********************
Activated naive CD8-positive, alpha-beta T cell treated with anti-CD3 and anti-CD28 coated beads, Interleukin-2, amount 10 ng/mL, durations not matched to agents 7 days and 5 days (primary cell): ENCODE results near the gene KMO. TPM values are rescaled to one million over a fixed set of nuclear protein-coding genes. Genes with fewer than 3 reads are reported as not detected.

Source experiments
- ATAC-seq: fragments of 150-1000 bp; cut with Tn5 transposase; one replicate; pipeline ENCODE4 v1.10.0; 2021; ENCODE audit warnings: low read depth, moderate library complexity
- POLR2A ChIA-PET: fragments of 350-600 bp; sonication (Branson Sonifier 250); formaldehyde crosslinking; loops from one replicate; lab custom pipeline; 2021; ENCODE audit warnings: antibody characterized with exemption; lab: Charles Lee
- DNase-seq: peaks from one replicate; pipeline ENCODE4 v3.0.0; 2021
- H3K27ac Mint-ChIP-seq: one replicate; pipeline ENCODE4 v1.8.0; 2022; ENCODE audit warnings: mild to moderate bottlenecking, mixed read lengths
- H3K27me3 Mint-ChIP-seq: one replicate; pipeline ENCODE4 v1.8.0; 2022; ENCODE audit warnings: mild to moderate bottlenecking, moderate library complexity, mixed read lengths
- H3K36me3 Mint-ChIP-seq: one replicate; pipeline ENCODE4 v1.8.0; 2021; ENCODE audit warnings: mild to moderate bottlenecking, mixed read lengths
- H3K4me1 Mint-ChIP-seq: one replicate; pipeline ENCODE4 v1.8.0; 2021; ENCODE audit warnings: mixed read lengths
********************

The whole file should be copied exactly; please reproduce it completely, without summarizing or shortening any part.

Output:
Activated naive CD8-positive, alpha-beta T cell treated with anti-CD3 and anti-CD28 coated beads, Interleukin-2, amount 10 ng/mL, durations not matched to agents 7 days and 5 days (primary cell): ENCODE results near the gene KMO. TPM values are rescaled to one million over a fixed set of nuclear protein-coding genes. Genes with fewer than 3 reads are reported as not detected.

Source experiments
- ATAC-seq: fragments of 150-1000 bp; cut with Tn5 transposase; one replicate; pipeline ENCODE4 v1.10.0; 2021; ENCODE audit warnings: low read depth, moderate library complexity
- POLR2A ChIA-PET: fragments of 350-600 bp; sonication (Branson Sonifier 250); formaldehyde crosslinking; loops from one replicate; lab custom pipeline; 2021; ENCODE audit warnings: antibody characterized with exemption; lab: Charles Lee
- DNase-seq: peaks from one replicate; pipeline ENCODE4 v3.0.0; 2021
- H3K27ac Mint-ChIP-seq: one replicate; pipeline ENCODE4 v1.8.0; 2022; ENCODE audit warnings: mild to moderate bottlenecking, mixed read lengths
- H3K27me3 Mint-ChIP-seq: one replicate; pipeline ENCODE4 v1.8.0; 2022; ENCODE audit warnings: mild to moderate bottlenecking, moderate library complexity, mixed read lengths
- H3K36me3 Mint-ChIP-seq: one replicate; pipeline ENCODE4 v1.8.0; 2021; ENCODE audit warnings: mild to moderate bottlenecking, mixed read lengths
- H3K4me1 Mint-ChIP-seq: one replicate; pipeline ENCODE4 v1.8.0; 2021; ENCODE audit warnings: mixed read lengths